Support for whether Trump’s Twitter account should be unlocked splits largely along party lines. A Morning Consult poll from May found that 77% of Democrats believed Trump should continue to be banned from Twitter, and 72% of Republicans said Trump should not have been kicked off at all.

But voters have long looked askance at Trump’s Twitter use. A POLITICO/Morning Consult poll conducted in April 2019, as Trump’s reelection campaign was revving up, found that 60% of voters thought Trump’s use of Twitter was a “bad thing” and 70% of voters thought Trump used the platform too much. Nearly half of respondents—46%—thought Trump’s use of Twitter would hurt his chances of getting reelected.

Though he has said he would never return to Twitter, some think Trump wouldn’t be able to resist going back to the medium that got him so much attention. “There’s no doubt in my mind that he will want to have that kind of sway,” says Timothy Naftali, a presidential historian at New York University. Truth Social is largely filled with people who already agree with Trump, Naftali points out, and doesn’t generate the ripple effects in mainstream media that his statements used to have on Twitter, says Naftali. “There is no doubt in my mind that he revels in having people respond both negatively and positively to his tweets.”

On Friday, Trump wrote that Truth Social “looks and works better” and that he’s “very happy that Twitter is now in sane hands.” Trump has a business interest in posting to Truth Social, but he is still free to post on other platforms, with some restrictions. According to filings made by Truth Social with the Securities and Exchange Commission, Trump is “generally obligated” to post on Truth Social, and cannot post a message to another site for 6 hours after first posting on Truth Social.

Read more: The Walls Are Closing in on Trump’s TRUTH Social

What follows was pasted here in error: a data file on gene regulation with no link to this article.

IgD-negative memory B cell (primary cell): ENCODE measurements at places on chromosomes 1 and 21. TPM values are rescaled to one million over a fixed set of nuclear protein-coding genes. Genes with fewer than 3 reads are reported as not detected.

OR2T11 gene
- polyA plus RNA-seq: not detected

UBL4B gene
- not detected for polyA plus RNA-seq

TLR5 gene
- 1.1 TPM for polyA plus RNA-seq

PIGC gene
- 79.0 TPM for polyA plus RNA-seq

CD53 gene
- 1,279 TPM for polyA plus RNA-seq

“Free speech is good for any political landscape,” says Hogan Gidley, a former White House spokesman for Trump, who spoke to the former President on Saturday, and described Trump as “fired up” about the country “going to hell in a handbasket.” “But I don’t know if he’s gonna get back on the platform or not,” Gidley said.

But the original concerns that led Twitter to suspend Trump soon after Jan. 6—that Trump was using the platform to disrupt the election and promote violence—haven’t been resolved. Trump continues to deny the results of the 2020 election and refuses to accept responsibility for the violent attack on the Capitol.

The assault on Friday of House Speaker Nancy Pelosi’s husband Paul Pelosi, at their home in San Francisco, by an intruder who was reportedly in search of the Speaker, highlights concerns that political anger fomented on social media doesn’t always stay there. “With the attack on Paul Pelosi we are reminded again of the real world consequences of aggressive speech,” Naftali says. “The former president with his words before January 6, heated up this country, motivated disturbed individuals to do violence, will we see more of that with Donald Trump back on Twitter?”